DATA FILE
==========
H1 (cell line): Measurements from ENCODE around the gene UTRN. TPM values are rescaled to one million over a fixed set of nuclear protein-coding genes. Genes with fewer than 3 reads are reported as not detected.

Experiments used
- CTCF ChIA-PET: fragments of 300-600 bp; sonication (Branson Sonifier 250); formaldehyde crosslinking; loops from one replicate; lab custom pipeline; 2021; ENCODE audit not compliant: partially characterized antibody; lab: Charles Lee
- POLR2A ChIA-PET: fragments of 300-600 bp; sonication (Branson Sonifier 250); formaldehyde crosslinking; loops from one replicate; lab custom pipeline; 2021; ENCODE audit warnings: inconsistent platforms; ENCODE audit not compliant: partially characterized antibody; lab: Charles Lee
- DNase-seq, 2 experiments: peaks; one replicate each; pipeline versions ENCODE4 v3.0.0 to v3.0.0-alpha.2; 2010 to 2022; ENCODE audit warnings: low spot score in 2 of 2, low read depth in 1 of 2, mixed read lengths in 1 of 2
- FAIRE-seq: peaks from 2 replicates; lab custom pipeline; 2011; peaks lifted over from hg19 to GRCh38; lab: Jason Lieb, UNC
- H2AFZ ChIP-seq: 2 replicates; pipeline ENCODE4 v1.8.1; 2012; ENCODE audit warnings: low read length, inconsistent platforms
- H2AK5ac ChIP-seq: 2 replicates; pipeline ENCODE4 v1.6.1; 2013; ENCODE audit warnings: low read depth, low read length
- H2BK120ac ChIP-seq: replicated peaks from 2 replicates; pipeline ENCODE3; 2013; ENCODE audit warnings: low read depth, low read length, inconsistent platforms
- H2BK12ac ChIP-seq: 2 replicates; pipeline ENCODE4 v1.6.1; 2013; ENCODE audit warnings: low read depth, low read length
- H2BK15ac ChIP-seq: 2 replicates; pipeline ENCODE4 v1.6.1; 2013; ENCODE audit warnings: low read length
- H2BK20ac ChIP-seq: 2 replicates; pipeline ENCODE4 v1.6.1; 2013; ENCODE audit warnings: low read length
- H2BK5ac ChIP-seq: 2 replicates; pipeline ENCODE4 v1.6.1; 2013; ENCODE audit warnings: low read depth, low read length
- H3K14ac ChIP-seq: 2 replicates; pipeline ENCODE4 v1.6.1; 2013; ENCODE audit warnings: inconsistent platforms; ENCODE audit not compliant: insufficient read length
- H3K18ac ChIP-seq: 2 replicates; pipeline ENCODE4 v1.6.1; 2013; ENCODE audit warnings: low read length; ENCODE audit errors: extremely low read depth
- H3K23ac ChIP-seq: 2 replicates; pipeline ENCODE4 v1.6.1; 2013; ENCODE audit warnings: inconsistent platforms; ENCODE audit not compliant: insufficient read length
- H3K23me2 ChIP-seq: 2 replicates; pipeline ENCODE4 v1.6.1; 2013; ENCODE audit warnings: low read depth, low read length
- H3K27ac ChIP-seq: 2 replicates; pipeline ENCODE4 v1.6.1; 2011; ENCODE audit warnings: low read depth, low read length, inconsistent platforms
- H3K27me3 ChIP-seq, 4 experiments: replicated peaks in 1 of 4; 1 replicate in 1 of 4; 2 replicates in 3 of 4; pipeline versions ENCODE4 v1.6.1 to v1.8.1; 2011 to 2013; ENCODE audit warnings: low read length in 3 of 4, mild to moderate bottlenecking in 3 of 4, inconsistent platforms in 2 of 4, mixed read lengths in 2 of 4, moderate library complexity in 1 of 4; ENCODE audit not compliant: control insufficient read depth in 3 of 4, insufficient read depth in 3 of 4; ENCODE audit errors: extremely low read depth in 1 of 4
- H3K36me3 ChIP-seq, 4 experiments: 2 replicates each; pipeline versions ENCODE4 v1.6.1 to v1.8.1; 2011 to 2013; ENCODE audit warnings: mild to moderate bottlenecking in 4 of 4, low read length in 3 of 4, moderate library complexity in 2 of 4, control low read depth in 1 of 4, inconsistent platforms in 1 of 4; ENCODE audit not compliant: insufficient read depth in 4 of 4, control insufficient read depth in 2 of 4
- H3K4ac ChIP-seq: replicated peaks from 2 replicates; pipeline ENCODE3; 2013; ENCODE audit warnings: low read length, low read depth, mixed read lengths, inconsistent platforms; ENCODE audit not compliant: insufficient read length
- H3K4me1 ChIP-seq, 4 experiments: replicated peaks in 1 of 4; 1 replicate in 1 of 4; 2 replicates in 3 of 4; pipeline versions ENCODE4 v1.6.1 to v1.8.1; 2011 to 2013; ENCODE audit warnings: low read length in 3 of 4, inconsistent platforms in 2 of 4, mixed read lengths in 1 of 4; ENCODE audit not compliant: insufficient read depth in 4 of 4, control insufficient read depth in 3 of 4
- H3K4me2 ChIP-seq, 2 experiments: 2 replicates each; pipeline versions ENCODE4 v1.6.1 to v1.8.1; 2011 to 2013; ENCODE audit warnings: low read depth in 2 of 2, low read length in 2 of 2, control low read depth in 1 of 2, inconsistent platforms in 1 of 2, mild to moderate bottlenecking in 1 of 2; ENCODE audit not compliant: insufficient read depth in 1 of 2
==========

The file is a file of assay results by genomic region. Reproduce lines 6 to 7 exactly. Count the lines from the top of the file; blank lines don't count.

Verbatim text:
- FAIRE-seq: peaks from 2 replicates; lab custom pipeline; 2011; peaks lifted over from hg19 to GRCh38; lab: Jason Lieb, UNC
- H2AFZ ChIP-seq: 2 replicates; pipeline ENCODE4 v1.8.1; 2012; ENCODE audit warnings: low read length, inconsistent platforms